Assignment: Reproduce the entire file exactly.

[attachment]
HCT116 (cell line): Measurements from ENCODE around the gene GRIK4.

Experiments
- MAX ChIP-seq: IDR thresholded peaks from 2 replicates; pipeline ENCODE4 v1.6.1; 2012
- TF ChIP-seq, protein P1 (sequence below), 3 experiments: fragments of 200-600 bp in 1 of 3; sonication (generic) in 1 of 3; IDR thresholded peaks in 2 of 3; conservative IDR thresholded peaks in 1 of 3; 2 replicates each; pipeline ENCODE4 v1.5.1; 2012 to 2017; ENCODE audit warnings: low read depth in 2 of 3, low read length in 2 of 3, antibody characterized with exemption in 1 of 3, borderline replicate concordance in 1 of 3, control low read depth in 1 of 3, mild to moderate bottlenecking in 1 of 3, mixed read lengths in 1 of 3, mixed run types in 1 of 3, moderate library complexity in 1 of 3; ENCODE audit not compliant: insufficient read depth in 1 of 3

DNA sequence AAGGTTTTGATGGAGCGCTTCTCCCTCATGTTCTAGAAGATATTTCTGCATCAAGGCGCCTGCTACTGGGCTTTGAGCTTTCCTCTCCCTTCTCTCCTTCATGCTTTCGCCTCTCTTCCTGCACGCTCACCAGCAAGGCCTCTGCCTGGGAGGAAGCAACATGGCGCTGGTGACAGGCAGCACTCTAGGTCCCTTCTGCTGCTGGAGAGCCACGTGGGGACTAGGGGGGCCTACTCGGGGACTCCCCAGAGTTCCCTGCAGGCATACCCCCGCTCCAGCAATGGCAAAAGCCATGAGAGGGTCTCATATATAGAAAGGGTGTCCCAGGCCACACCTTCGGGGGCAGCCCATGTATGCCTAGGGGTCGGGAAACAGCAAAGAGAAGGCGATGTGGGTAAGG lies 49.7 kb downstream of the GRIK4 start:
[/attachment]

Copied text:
HCT116 (cell line): Measurements from ENCODE around the gene GRIK4.

Experiments
- MAX ChIP-seq: IDR thresholded peaks from 2 replicates; pipeline ENCODE4 v1.6.1; 2012
- TF ChIP-seq, protein P1 (sequence below), 3 experiments: fragments of 200-600 bp in 1 of 3; sonication (generic) in 1 of 3; IDR thresholded peaks in 2 of 3; conservative IDR thresholded peaks in 1 of 3; 2 replicates each; pipeline ENCODE4 v1.5.1; 2012 to 2017; ENCODE audit warnings: low read depth in 2 of 3, low read length in 2 of 3, antibody characterized with exemption in 1 of 3, borderline replicate concordance in 1 of 3, control low read depth in 1 of 3, mild to moderate bottlenecking in 1 of 3, mixed read lengths in 1 of 3, mixed run types in 1 of 3, moderate library complexity in 1 of 3; ENCODE audit not compliant: insufficient read depth in 1 of 3

DNA sequence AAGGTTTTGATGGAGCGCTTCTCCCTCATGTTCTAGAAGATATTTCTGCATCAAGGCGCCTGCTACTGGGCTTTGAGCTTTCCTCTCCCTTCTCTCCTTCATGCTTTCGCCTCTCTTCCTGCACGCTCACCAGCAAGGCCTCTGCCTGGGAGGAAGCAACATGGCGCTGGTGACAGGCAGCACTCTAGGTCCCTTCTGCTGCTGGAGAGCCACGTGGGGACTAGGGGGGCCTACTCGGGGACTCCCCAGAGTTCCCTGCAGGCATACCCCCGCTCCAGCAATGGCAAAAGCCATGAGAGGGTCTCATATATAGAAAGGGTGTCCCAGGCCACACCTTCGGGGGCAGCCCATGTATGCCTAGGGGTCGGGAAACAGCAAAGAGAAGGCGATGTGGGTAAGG lies 49.7 kb downstream of the GRIK4 start: